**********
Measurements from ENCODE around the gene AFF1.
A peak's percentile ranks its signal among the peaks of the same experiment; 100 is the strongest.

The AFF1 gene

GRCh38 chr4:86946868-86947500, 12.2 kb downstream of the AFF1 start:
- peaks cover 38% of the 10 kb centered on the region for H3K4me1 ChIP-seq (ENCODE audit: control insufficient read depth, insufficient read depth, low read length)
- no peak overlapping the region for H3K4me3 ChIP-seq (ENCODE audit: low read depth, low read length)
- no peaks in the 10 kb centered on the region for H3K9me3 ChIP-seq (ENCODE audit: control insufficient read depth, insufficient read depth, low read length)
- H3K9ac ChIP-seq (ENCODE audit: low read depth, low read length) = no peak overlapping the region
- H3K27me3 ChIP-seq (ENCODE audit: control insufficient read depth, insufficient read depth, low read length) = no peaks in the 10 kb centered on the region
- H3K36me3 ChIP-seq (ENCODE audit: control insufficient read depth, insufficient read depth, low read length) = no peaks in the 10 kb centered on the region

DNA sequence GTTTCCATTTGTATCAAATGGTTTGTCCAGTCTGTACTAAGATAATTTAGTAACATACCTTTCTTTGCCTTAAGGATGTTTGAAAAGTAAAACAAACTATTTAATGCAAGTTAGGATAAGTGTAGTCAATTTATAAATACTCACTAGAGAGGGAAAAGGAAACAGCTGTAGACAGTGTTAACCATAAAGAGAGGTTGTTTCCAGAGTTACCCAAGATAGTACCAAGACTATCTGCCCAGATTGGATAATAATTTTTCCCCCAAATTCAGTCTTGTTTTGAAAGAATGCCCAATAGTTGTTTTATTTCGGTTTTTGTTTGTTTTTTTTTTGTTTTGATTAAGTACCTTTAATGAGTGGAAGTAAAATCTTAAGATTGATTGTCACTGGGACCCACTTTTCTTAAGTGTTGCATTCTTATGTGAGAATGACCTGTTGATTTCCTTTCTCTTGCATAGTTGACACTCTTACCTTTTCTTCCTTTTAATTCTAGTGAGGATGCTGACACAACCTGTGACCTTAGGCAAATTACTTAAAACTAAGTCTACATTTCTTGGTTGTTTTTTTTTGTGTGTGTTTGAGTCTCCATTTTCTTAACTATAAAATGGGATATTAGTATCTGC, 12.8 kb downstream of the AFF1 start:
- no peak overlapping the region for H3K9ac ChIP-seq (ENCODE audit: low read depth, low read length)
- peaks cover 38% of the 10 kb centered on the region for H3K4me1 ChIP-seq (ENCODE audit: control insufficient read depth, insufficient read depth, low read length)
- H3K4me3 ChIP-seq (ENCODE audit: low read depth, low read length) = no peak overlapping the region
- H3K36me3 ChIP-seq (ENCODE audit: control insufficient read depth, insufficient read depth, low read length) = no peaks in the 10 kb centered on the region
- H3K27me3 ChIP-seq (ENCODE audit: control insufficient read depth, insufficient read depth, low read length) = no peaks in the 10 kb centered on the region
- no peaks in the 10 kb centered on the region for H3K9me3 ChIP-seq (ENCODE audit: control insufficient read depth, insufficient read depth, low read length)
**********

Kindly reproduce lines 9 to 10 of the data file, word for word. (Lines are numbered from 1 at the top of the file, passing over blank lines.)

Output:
- H3K27me3 ChIP-seq (ENCODE audit: control insufficient read depth, insufficient read depth, low read length) = no peaks in the 10 kb centered on the region
- H3K36me3 ChIP-seq (ENCODE audit: control insufficient read depth, insufficient read depth, low read length) = no peaks in the 10 kb centered on the region